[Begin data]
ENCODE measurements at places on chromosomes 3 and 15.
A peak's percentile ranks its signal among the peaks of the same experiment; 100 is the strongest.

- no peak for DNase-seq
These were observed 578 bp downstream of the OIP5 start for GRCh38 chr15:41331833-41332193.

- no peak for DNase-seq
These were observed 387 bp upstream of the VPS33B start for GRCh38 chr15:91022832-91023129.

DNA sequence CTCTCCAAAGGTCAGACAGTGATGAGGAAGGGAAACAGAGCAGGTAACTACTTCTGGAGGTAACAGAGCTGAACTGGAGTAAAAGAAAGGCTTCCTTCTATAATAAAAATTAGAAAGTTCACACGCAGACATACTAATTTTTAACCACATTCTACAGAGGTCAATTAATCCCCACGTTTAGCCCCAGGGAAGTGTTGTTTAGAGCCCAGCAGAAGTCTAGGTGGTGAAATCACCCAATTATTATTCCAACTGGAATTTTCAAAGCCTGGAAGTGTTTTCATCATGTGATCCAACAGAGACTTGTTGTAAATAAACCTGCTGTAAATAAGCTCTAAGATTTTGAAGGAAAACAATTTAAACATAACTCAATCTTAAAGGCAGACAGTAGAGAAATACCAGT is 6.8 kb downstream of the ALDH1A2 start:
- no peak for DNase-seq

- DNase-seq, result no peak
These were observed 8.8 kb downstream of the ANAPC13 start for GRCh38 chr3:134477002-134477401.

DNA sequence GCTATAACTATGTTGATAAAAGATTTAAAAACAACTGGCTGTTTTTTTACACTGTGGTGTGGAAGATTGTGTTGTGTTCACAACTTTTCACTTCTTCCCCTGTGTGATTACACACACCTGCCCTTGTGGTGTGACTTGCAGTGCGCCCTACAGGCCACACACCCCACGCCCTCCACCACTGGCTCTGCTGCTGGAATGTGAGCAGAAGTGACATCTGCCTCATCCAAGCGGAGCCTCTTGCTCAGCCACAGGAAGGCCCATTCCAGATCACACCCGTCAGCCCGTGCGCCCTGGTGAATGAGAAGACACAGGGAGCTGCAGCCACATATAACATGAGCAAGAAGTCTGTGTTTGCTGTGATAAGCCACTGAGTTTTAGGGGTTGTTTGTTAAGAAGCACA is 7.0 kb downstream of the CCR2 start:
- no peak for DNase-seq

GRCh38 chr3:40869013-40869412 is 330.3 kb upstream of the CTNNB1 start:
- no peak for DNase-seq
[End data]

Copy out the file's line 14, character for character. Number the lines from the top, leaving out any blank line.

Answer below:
- no peak for DNase-seq